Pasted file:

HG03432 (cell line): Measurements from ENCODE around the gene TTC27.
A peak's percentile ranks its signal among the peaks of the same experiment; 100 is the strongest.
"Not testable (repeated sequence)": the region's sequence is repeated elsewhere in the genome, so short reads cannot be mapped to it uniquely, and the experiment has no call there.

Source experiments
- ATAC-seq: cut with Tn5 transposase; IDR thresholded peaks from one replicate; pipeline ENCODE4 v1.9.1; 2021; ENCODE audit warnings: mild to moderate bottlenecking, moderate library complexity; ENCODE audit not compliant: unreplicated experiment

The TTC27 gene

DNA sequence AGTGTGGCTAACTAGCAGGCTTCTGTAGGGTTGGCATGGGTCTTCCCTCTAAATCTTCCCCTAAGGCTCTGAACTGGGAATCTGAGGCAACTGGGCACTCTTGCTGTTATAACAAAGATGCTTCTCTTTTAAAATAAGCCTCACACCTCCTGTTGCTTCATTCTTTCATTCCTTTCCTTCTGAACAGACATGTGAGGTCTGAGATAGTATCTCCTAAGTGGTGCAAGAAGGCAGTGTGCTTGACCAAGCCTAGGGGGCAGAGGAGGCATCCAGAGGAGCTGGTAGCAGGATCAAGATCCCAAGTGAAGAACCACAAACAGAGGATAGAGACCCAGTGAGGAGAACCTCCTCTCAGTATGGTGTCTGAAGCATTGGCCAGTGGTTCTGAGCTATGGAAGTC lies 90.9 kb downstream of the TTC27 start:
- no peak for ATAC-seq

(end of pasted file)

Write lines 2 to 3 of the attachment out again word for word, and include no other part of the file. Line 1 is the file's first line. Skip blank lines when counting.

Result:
A peak's percentile ranks its signal among the peaks of the same experiment; 100 is the strongest.
"Not testable (repeated sequence)": the region's sequence is repeated elsewhere in the genome, so short reads cannot be mapped to it uniquely, and the experiment has no call there.